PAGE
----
I believe the Ramchal addresses most of your questions here:
Regarding prophecy, its words and its acts: Yet you should know that there are two characteristics regarding the prophecy of those that prophesied: The first is the content and the second is the phrasing and the words. And that is because there are surely cases in which the prophet grasps content, but he is not restricted in the words; such that the prophet can say it with the words that he wants. But there are other cases in which they grasp content that that is also restricted by words, such as the prophecies of Isaiah, Jeremiah and the other prophets that were written for [all] the generations. Those were restricted in their prophetic words to include many [simultaneous meanings]. And even in this, the metaphor varied according to the prophet's own understanding and his ways; and it even varies according to the nature of his language and his way of speaking. And frequently, prophets were given to do actions alongside their prophecies, such as Jeremiah with his belt (Jeremiah 13) and with his yoke (Jeremiah 27), Ezekiel with his brick (Ezekiel 4) and many others like those. And the content of this was that through these actions, they would arouse the higher powers that were required according to the true essence of what the prophecy - in all of its facets - was about. And then they would be prepared and stored to bring the thing out to be actualized at the time that was fit for it.
So the prophecies come from G-d, and were dictated by him. They may even have more meanings than the prophet originally understood. To quote Ramchal again:
It is possible for a prophet to miss something included in his prophecy, but it is impossible for him to imagine that which was not [part of] it: Behold it is also possible that one of the prophets will grasp something true in his prophecy, but will not grasp all of the true things included in it. For example, [regarding] the prophecy of Jonah the son of Amittai, to whom it was stated (Jonah 3:4), "and Nineveh will be overturned" - two [possibly] true understandings were included in this statement: The first was that it was the punishment destined for them according to their sin; and the second was that what would [actually] happen to them was foreseen in front of Him, may He blessed - that is that they would overturn themselves from bad to good. However if only the matter of the punishment had been truly included in the statement, once the Holy One, blessed be He, came back and regretted the [punishment], He would have revealed the thing to the prophets, and especially to Jonah - that a new decree had come out besides the first one. But since the Holy One, blessed be He, truly included both understandings in the first statement, He did not need to make a new decree for them. Rather the statement would stand according to the second understanding, and not the first. However at the beginning, Jonah only grasped the first [understanding], and not the second. And this is what they, may their memory be blessed, said (Sanhedrin 89b), "It is Jonah that did not comprehend."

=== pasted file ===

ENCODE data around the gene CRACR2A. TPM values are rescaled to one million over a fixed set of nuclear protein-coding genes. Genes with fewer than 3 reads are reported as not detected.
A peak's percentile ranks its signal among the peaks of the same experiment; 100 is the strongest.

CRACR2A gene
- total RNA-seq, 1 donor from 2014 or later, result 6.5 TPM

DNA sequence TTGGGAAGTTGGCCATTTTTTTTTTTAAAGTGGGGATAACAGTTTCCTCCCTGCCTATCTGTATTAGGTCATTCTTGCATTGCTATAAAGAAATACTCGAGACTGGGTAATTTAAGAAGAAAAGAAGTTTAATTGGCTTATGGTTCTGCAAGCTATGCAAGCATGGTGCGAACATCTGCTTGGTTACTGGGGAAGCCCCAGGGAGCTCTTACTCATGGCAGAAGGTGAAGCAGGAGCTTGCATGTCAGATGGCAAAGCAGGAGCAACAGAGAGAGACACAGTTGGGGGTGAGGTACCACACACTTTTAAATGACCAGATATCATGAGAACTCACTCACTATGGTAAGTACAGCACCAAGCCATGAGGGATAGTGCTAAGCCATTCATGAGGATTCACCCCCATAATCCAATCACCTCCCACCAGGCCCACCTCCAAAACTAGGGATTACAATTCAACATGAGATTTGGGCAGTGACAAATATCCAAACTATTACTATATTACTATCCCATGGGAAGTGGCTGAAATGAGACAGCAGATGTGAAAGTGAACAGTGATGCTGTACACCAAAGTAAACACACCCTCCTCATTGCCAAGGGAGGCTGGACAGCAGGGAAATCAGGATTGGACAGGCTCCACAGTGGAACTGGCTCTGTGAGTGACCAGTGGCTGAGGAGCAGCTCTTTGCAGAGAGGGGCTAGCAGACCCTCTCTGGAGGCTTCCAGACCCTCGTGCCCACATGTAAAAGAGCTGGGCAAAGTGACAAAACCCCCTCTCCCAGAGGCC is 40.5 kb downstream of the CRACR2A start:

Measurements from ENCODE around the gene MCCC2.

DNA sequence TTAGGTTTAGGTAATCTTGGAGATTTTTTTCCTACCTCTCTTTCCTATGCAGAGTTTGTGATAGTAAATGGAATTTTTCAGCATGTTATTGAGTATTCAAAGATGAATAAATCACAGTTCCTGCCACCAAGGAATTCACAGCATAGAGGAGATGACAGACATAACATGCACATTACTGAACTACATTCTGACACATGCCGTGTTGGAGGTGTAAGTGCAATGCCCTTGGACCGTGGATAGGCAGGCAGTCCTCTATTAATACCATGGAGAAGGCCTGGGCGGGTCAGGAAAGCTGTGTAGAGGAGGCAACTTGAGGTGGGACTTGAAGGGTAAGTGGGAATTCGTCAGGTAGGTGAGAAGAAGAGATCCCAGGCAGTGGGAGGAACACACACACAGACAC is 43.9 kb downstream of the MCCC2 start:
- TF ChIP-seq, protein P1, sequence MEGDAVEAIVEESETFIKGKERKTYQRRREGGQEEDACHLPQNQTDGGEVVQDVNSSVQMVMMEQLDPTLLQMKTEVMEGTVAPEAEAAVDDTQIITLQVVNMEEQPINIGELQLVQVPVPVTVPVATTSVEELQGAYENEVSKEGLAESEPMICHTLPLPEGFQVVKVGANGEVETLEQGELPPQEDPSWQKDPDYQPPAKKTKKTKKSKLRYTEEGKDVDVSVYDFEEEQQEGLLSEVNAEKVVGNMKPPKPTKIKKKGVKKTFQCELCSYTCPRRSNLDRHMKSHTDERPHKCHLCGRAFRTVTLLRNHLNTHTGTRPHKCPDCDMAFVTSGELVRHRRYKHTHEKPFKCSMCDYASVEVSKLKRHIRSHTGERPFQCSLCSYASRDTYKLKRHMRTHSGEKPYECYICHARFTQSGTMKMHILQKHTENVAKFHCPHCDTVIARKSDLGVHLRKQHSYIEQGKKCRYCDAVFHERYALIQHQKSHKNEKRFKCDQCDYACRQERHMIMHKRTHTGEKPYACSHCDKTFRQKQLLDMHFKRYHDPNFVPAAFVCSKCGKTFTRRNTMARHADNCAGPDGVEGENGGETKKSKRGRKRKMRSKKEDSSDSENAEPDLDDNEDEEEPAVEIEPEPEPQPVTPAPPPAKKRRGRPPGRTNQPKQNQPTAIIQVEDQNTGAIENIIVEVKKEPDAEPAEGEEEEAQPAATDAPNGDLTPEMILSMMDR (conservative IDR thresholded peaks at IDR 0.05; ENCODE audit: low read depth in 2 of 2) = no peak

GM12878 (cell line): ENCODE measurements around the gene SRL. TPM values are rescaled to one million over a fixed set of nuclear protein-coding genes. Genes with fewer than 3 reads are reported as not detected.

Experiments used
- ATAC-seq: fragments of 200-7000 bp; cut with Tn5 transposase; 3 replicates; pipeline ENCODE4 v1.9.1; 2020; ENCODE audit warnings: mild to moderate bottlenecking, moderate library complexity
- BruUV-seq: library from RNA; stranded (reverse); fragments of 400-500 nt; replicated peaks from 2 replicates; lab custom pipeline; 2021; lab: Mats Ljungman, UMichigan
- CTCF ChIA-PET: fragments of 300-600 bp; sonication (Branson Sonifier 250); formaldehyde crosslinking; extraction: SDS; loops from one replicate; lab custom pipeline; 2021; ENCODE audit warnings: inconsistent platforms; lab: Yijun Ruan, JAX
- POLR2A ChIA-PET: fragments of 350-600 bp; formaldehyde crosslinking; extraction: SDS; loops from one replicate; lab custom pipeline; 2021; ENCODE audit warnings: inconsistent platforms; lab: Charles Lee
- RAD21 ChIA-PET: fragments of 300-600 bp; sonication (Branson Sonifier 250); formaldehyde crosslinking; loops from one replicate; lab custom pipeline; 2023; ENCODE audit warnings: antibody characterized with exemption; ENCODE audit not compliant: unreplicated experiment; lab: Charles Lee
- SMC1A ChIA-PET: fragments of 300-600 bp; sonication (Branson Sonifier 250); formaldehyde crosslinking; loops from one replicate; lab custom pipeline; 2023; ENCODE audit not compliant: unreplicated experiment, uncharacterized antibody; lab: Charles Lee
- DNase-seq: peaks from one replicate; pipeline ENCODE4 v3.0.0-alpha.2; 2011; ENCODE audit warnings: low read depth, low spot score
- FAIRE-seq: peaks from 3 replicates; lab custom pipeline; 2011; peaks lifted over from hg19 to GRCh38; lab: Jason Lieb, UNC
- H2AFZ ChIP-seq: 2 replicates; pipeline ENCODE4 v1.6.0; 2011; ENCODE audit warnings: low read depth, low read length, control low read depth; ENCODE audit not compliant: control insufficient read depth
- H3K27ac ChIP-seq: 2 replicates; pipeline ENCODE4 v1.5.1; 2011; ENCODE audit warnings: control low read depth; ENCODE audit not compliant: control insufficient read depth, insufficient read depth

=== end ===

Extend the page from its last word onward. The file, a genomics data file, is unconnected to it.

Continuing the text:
What about the parts of Tanach that are not recordings of prophecies? The Talmud in Bava Basra is clear that the entire Pentateuch was dictated by G-d to Moses (though the last eight verses may have been dictated to Joshua.) The Talmud in Megillah is pretty clear that in order for a book to make it into Tanach, it must have been written with Divine Inspiration. Otherwise, even if it was written by King Solomon, the wisest of men, it is just a regular book. It also seems that we look at the entire book as being written on the same level, or else the discussion of Esther there does not make sense.
So to go through your questions:
Does "inspired" by God mean:
(1) the same as written by God?
Not necessarily, but sometimes yes. The recorded prophecies (including the entire Pentateuch) were written by G-d, but some parts of Nach were just written with "inspiration." See Ramchal ad loc for more detail.
(2) a collaboration between people and God, each providing input, both authoritative? But why would God want a collaboration when it comes to laying down His instructions?
They were either written with G-d's complete dictation, or were people prophetically relaying G-d's will. But the entire content was written with Divine assistance (and approval) throughout.
(3) that God said one thing but the scrivener wasn't always paying attention and may have written something else? Honest mistakes?
No. See Ramchal above.
(4) that scribal errors may have crept in over the centuries and we must find them and remove them?
The Rabbis put major effort into keeping the text of Tanach accurate. They created an entire masoretic system to maintain the integrity of the text as much as possible. This ensures that the words and phrases are accurate, but there definitely are cases when we are not sure about the spelling of words, etc. The main book on the topic is Minchas Shai. The Jerusalem Talmud records cases of three authoritative scrolls that each had one word differences, and the Rabbis went with the majority.
(5) that some teachings have eternal value (that's God's part) and other teachings are transitional (that's the human part), and our task is to find which is which and, at the right time, remove the second according to the political correctness of the day?
The Pentateuch is very clear that it contains the entire Torah of G-d, and nothing can be added or removed, ever. The other works of Nach were written to explain and clarify the Torah, and as such have the same validity and permanence.